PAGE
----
Sunday, June 1
The crew and I are camped on Badger Mountain east of Ephraim in central Utah.
Bridget and Spike have been sleeping a lot since we set up camp here last Thursday.
Especially Bridget. She’s always the last one out of bed at any elevation. Since coming here, she waits until the very last moment — until breakfast is served — to crawl out from under the covers. Than she naps most of the day.
At least Spike walks around to find a good soak or climbs up the slope behind our camp. The remains of a large, furred animal that didn’t make it through the winter are up there. After I caught him once with his mouth full of fur and hide, he hasn’t made it more than half-way there before I scoop him up.
“Okay, enough napping, you two. We’re going to get up, have breakfast, and go for a walk. It’ll do us all good. Look at this gorgeous day!”
I drive us a short distance down the mountain. I park the Perfect Tow Vehicle at the start of a road leading through the aspen and fir forest.
The temperature of the air is perfect. I’m wearing long pants and a long-sleeved shirt. Patches of snow are all around. Numerous tiny streams make their way down slopes.
This is perfect for our walk. I saw campers down this road last year. I wonder if there’s a good campsite.
The bushes and some trees don’t yet have their leaves, giving a clear understory in the aspen groves. We come to the campsite and it is very lovely (That’s it in the first photo.) The site is grassy and it’s nearly impossible to walk off the road without stepping on tiny flowers everywhere. (Spike, below, demonstrates walking on the road, not on the flowers.)
Another reason not to camp here is the evidence of OHVs tearing through, even though this isn’t designated for that kind of vehicle.
Thirdly, the clearing is large enough to attract Clingers. Campsites are few on Badger Mountain.
Lastly, the internet connection likely would be intermittent and weak, due to high slopes all around.
We can come here, walk the road, and enjoy the natural beauty all around.
The road, muddy in places, winds through the open woods.
Up, down, around, and over make for an interesting and enjoyable walk. Bridget and Spike are having a grand time!
I hear the roar of a creek. I follow the sound and find that it cuts through a deep gorge in a series of waterfalls far below us. The crew is following right behind me.
“No, no, we don’t want to go this way. Spike, that’s too far down for you to go.”
We walk the road until it narrows and enters a dark section of forest.
“This is far enough. Let’s go back to the first clearing.”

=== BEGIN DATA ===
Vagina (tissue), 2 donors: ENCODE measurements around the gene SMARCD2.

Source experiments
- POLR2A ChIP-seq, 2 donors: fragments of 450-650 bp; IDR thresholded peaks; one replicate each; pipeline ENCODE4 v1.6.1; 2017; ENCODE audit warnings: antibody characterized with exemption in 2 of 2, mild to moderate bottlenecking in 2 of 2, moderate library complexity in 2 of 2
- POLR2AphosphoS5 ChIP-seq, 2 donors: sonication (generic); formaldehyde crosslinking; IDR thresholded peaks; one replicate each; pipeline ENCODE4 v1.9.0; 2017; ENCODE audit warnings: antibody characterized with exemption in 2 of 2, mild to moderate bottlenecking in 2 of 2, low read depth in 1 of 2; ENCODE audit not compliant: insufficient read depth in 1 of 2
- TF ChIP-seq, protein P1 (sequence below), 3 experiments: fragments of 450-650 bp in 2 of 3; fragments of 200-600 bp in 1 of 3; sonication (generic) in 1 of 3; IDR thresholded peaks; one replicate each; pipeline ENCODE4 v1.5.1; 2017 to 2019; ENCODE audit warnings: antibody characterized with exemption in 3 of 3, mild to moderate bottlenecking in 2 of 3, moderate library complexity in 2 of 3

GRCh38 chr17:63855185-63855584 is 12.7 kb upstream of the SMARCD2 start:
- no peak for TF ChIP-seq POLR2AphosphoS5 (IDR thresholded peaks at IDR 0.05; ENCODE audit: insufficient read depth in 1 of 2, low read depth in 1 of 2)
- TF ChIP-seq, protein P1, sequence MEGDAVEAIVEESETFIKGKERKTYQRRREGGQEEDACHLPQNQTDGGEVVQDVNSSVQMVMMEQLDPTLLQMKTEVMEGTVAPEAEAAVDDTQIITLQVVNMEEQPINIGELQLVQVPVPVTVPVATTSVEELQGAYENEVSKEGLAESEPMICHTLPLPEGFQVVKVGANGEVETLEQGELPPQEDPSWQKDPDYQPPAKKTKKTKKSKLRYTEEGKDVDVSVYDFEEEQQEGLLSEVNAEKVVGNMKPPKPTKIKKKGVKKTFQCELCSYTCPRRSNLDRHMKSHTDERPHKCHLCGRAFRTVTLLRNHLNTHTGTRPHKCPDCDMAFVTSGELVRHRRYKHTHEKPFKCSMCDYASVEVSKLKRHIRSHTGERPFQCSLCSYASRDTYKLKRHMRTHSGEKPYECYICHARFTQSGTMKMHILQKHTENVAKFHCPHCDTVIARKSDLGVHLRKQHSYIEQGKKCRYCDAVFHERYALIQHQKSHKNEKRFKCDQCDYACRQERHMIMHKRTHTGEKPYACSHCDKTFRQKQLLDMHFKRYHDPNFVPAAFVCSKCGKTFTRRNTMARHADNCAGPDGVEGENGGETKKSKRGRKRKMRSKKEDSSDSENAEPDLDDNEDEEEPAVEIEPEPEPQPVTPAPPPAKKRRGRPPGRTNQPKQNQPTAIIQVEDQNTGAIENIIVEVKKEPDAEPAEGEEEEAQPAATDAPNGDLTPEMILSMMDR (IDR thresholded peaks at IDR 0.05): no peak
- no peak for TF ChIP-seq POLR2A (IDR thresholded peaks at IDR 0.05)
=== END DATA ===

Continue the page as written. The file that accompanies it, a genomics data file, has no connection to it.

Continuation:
I find a log that makes the right height chair for me.
I don’t want the crew to overdo it. They can’t tell me if the thin air is bothering them. They nose the ground around me, eat some grass (for roughage) and settle down to rest.
I want to be still and listen to the forest.
The birds are active and singing, of course, it being only about eight in the morning. A squirrel skitters up and down a tree, chit-chattering an alarm. The variety of small plants coming up through the grass indicates this clearing (There are three altogether.) will soon be dressed in delicate bouquets. I recognize the leaves of violets, one of my favorite flowers. The air smells of new grass, damp earth, springtime in the woods.
“You guys ready to head back?”
Together we cross the clearing and retrace the way we came.
Gee, that toast and coffee breakfast isn’t going to hold me until lunch. Hmm . . . Let’s see . . . There’s that leftover chicken breast in the fridge . . . .
It’s a short drive up the mountain to our camp.
I don’t stop at the BLT though. I wonder if that camper is still in the upper campsite. I soon find out that the site is still occupied. Two campers, three pick-ups, a flatbed trailer and numerous quads sit in the site.
I’m content where we are now.
A snack circle is me in my camp chair with the precious chicken breast in my hand and the two nutcakes facing me, eagerly awaiting their pieces of chicken. I get a bite, they each get a piece, repeat, until it’s all gone.
The sun feels good. Bridget rolls onto her back and squiggles, kicking her legs in the air. “Bridget, you silly girl!” Spike lies down to bake. Good. You need to dry all that mud off of you.
I put a pot of water on the stove to boil.
I pull out the little table from the PTV and set a basin of dirty dishes on it. Soon I’m washing and drying, watching the light on the new leaves of the aspens on the facing slope. I take two dirty pots over to a stream and rinse them out clean. I don’t know if it’s because the water is hard or extremely cold, but pots clean very easily in the tiny stream.
I tidy up the BLT and work on the January money report.
I cook up some Mexican rice. In a fry pan I brown two chicken sausages, sliced in medallions. I add a can of Rotel’s “diced tomatoes with green chilies,” some garlic seasoning, and a can of red kidney beans. It makes a satisfying supper with plenty left over for tomorrow.
Throughout the day vehicles motor past our campsite, carrying people on a Sunday drive up and down the mountain. They stare at us as they pass.
I’m glad I’m me and they’re them. I love my little trailer home, my nutcakes, my life. This has been a great day!
THANKS FOR SHOPPING AMAZON FROM MY BLOG!